Until the end of 2004 the so-called trust model was an often used structuring tool in the context of reorganizations and leveraged transactions. The reasoning was that, inter alia, such a model provided for the possibility of achieving consolidation for trade tax as well as corporate income tax purposes. In addition, the trust model could be used in order to implement certain reorganization schemes in a taxneutral manner irrespective of the rules of the Income Tax and the Reorganization Tax Act. Finally, in a transactional context, tax efficient debt push-down and recapitalization measures could be implemented under the trust model.

What Is This About?

Typically, the trust model was based on the following structure: assets were transferred to a newly established company in the legal form of a German limited liability partnership (GmbH & Co. KG/NewCo), the general partner of which was the transferring company. The only limited partnership interest (with a minimum participation in NewCo only) was held by a wholly owned corporate subsidiary of the transferring company which held the partnership interest on trust for its parent. While under such a structure NewCo was recognized as a separate partnership from a civil law perspective, it was ignored for tax purposes pursuant to the prevailing view. From a tax perspective the transfer of the assets was thus viewed as not existent, i.e., the transfer did neither have any trade tax nor corporate income tax implications.

The Treatment by the Tax Authorities

The tax authorities initially also shared such view. However, at the end of 2004 the tax authorities changed their mind and shut down the trust model. In a decree rendered by the Superior Tax Office of Münster on 16 March 2005, the tax authorities take the view that the partnership to which the assets are transferred qualifies as a separate trade or business within the meaning of the Trade Tax Act. While the tax authorities point out that irrespective of the fact that the partnership shall qualify as a separate trade or business within the meaning of the Trade Tax Act the transfer of the assets does not result in a disclosure of hidden reserves, the partnership is required to set up a balance sheet for trade tax purposes in order to determine the relevant trade tax base.

Based on such a view, the tax authorities require a separate profit determination for trade tax purposes on the one hand and for income tax purposes on the other hand which does not only prevent taxation on a consolidated basis, but which further entails various open and unsolved questions. With respect to those questions, in practice, the trust model could only be used in exceptional cases and based on a respective binding ruling of the tax authorities.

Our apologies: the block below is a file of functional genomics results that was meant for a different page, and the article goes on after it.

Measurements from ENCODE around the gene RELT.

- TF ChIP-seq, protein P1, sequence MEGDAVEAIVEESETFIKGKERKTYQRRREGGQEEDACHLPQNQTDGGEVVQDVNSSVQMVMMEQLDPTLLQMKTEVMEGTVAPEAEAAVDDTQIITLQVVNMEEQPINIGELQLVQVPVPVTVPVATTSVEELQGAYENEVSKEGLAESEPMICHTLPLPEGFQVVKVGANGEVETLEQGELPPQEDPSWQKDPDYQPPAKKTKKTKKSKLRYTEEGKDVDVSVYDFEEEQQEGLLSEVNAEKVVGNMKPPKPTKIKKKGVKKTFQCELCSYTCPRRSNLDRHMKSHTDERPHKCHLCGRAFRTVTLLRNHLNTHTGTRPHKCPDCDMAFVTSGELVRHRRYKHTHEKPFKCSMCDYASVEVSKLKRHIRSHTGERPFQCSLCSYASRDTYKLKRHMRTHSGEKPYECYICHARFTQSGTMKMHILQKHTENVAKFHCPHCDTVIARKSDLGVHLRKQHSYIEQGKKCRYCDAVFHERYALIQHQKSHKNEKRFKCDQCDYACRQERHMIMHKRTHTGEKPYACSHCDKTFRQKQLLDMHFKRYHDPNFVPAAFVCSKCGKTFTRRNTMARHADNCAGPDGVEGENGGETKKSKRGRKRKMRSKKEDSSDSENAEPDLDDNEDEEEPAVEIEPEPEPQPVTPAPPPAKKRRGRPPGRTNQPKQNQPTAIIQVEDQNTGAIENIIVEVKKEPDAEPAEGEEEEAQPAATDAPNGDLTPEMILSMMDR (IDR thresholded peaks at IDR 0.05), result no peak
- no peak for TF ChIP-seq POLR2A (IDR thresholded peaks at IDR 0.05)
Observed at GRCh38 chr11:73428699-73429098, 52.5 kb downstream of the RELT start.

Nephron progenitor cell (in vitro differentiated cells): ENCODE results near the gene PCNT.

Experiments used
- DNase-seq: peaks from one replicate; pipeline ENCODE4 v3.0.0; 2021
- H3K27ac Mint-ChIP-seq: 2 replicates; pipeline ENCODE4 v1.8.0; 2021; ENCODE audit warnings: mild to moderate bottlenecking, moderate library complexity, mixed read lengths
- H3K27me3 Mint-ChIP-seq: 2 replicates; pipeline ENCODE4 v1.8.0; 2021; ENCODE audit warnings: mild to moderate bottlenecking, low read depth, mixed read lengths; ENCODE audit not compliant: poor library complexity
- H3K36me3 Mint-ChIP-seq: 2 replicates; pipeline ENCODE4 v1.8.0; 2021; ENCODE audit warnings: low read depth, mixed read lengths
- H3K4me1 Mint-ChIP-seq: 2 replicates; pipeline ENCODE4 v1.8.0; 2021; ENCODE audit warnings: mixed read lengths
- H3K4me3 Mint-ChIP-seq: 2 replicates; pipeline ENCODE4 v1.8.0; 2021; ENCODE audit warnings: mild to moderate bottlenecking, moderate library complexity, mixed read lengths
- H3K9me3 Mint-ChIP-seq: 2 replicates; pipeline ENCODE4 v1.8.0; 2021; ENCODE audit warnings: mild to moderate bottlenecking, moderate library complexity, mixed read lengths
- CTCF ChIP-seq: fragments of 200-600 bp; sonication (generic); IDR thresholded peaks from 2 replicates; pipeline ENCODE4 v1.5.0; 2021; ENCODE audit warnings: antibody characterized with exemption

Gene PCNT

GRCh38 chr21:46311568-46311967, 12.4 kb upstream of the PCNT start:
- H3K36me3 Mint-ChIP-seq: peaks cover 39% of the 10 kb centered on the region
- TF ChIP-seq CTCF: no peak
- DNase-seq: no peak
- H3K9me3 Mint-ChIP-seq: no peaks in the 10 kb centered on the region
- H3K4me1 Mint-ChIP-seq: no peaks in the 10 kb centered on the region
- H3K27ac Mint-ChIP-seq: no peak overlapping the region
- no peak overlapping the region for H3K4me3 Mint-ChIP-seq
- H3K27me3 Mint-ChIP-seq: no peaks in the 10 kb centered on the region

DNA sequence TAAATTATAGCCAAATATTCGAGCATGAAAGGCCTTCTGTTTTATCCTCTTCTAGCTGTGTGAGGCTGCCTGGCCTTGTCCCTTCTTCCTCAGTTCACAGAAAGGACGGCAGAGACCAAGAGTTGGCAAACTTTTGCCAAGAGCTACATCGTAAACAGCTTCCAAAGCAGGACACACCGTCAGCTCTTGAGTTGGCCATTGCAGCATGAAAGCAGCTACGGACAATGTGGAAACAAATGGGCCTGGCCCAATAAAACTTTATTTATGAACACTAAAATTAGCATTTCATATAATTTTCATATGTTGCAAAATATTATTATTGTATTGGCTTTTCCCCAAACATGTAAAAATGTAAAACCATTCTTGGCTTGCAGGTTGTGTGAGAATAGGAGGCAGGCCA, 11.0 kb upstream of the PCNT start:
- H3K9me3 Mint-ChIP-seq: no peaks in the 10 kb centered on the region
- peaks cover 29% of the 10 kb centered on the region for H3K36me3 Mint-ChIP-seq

However, it has to be taken into account that the trust model entails certain issues which will still be relevant (although under different circumstances). For example, this is true with respect to the GAAP treatment of the trust model which provides for a viable option to achieve a step-up in basis only if upon the transfer of the assets the hidden reserves are disclosed for purposes of the GAAP balance sheet of the transferring company. In this respect, a close cooperation with the company’s auditors will be necessary. In addition, the new accounting rules, which have only recently come into force and which introduced a new concept for the accounting treatment of deferred taxes will be particularly relevant because deferred taxes will typically decrease the step-up capacity.

In addition to those aspects, the taxation on a consolidated basis resulting from the trust model provides for an alternative to the implementation of a fiscal unity which is subject to certain requirements and thus — under certain circumstances — may not offer the necessary flexibility. Also, the trust model should again be increasingly taken into account when it comes to reorganizations where the requirements of the Reorganization Tax Act may be hard to fulfill.

However, there is just one minor flaw: So far there is no statement of the tax authorities available as to whether the tax authorities will follow the ruling of the Federal Fiscal Court. In light of the detailed reasons of the ruling, it seems to be doubtful whether the tax authorities will react by way of a decree stating that the ruling will not be applied. However, in the past, the tax authorities were not hesitant to go down that road, although the grand coalition agreed to reduce such practice. In addition, it should be mentioned that in the past the legislator often abolished disagreeable rulings of the Federal Fiscal Court by amending the law in a clarifying (sic!) manner.